110: What is a computer virus?
"A computer virus is a computer program that can copy itself and infect a computer. The term 'virus' is also commonly but erroneously used to refer to other types of malware, including but not limited to adware and spyware programs that do not have the [same] reproductive ability. A true virus can spread from one computer to another (in some form of executable code) when its host is taken to the target computer; for instance because a user sent it over a network or the Internet, or carried it on a removable medium such as a floppy disk, CD, DVD, or USB drive." --Wikipedia (https://en.wikipedia.org/wiki/Computer_virus).
More simply, a computer virus is a program that copies and attempts to distribute itself. In fact, 95 percent of viruses do no more than that and are simply nuisances. However, the other five percent can damage computers and networks, destroy data, and slow the Internet, even bringing it to a virtual standstill.
Viruses come and go as old ones are dealt with through various means and new ones take their place. While there are more than one million known computer viruses, depending on how variants are counted, only a handful are prevalent at any particular time.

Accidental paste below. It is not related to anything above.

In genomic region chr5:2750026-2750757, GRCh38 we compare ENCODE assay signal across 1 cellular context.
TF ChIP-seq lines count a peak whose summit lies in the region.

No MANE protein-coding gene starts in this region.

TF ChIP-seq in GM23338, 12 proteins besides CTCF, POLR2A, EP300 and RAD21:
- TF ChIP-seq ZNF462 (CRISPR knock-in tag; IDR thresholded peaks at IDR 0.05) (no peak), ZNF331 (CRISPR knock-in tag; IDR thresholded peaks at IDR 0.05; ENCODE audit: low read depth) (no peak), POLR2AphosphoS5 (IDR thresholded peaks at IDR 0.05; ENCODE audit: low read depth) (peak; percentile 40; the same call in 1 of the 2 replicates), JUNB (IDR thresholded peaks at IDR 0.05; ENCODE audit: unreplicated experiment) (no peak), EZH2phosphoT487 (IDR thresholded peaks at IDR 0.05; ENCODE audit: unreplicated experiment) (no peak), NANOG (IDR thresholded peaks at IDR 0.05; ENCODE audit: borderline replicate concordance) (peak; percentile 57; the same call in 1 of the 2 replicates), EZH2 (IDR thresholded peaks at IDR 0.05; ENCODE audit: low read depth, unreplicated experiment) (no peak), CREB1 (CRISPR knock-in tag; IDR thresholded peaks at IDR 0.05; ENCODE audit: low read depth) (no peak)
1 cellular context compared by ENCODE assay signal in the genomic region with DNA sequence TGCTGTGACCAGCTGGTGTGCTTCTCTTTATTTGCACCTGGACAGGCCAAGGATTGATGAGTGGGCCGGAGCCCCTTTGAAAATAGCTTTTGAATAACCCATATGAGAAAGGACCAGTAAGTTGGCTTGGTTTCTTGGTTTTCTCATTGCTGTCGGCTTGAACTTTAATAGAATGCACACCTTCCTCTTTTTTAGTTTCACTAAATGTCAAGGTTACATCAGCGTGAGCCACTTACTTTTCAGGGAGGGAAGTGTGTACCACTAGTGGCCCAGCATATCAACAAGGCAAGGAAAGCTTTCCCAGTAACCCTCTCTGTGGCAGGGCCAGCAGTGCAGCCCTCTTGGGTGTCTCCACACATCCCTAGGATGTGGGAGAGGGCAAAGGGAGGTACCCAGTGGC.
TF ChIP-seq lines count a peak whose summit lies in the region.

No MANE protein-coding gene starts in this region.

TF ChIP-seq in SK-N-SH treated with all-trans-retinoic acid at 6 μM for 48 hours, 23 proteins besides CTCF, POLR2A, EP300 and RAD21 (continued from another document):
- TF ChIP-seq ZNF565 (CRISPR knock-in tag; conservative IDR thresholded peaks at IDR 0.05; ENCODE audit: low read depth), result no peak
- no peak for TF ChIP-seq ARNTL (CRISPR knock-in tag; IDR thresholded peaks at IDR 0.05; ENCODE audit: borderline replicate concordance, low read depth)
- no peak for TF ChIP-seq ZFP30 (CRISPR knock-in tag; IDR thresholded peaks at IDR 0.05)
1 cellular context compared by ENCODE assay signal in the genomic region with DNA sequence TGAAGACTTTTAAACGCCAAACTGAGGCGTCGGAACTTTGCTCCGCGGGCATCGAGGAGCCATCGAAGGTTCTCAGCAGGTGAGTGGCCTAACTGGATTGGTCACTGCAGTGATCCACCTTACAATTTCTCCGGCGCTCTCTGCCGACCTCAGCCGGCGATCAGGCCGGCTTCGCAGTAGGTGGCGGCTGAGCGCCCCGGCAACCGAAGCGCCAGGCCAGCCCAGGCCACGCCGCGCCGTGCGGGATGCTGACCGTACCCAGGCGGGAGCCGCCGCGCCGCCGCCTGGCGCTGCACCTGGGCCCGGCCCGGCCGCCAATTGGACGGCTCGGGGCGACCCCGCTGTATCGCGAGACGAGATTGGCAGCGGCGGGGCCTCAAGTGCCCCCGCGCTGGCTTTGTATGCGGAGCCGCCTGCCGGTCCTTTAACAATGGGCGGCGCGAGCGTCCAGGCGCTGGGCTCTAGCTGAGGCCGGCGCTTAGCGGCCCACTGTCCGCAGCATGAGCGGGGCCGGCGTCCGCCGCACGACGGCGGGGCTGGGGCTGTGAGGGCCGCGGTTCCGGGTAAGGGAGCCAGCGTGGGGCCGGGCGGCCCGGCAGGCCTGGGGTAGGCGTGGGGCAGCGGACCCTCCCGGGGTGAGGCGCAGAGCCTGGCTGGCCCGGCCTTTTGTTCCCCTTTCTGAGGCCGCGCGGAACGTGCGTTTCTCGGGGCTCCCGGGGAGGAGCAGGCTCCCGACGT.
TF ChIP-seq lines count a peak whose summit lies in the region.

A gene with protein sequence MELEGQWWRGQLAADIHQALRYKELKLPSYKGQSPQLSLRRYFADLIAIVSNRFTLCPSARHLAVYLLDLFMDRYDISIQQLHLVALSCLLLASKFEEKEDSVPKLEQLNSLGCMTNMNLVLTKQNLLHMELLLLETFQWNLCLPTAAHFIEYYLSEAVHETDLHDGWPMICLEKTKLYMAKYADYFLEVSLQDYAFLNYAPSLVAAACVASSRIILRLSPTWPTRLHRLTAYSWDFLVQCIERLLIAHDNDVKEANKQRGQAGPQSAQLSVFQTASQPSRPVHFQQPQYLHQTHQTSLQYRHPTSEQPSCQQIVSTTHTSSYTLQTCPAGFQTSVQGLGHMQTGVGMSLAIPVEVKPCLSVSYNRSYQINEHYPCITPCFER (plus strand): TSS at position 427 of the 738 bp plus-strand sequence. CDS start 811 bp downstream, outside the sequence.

Viruses are not mysterious. They are made up of computer code, against which there is effective protection available. An up-to-date antivirus program running on your computer is your first line of defense. CCIT provides free Symantec Endpoint Protection (http://ccit.mines.edu/CCIT-Antivirus) antivirus software for Windows and Mac to all Mines students, staff, and faculty for use at work and at home. Linux users may use ClamAV antivirus software (http://www.clamav.net), which is included free in most Linux distributions.
While all computers should have some kind of up-to-date antivirus software installed, this rule applies particularly to Windows computers, which are the overwhelming favorite target of virus creators.